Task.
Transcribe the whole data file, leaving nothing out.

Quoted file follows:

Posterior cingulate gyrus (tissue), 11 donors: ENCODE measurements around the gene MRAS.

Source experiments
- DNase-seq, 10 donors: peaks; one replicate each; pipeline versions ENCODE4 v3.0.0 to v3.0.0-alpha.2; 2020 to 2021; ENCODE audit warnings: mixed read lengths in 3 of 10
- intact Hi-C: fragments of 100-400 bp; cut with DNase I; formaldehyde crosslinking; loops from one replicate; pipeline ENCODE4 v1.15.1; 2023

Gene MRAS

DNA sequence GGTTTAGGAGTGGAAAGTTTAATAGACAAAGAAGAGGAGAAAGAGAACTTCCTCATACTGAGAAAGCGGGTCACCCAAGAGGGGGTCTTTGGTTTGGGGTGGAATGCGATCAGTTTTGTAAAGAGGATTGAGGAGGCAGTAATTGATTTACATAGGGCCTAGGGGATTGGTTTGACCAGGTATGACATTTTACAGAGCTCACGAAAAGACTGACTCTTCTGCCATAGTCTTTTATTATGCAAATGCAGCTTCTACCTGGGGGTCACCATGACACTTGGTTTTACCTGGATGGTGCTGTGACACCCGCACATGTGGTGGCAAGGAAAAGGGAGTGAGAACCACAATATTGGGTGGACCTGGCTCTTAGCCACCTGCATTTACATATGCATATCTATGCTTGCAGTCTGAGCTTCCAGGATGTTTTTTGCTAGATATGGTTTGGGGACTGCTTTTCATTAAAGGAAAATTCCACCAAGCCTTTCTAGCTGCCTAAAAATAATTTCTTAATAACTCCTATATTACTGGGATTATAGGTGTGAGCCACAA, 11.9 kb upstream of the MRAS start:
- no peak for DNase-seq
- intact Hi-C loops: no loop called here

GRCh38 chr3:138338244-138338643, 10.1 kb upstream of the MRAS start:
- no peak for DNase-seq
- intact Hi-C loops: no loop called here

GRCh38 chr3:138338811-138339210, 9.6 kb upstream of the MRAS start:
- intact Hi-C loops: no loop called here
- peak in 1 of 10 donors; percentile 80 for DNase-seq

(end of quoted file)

Posterior cingulate gyrus (tissue), 11 donors: ENCODE measurements around the gene MRAS.

Source experiments
- DNase-seq, 10 donors: peaks; one replicate each; pipeline versions ENCODE4 v3.0.0 to v3.0.0-alpha.2; 2020 to 2021; ENCODE audit warnings: mixed read lengths in 3 of 10
- intact Hi-C: fragments of 100-400 bp; cut with DNase I; formaldehyde crosslinking; loops from one replicate; pipeline ENCODE4 v1.15.1; 2023

Gene MRAS

DNA sequence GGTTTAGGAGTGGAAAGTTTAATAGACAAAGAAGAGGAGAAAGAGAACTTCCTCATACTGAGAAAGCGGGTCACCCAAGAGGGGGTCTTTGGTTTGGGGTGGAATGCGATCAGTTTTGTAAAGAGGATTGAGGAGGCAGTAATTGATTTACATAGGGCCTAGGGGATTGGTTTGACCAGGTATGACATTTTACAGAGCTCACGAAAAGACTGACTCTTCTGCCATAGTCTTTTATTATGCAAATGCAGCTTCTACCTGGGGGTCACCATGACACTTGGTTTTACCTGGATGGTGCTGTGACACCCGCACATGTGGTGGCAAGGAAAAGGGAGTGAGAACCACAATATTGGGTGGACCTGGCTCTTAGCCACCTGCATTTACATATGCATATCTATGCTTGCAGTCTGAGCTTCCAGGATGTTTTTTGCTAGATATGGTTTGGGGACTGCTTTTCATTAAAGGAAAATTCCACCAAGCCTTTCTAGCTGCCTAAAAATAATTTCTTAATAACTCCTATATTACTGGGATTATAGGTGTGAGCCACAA, 11.9 kb upstream of the MRAS start:
- no peak for DNase-seq
- intact Hi-C loops: no loop called here

GRCh38 chr3:138338244-138338643, 10.1 kb upstream of the MRAS start:
- no peak for DNase-seq
- intact Hi-C loops: no loop called here

GRCh38 chr3:138338811-138339210, 9.6 kb upstream of the MRAS start:
- intact Hi-C loops: no loop called here
- peak in 1 of 10 donors; percentile 80 for DNase-seq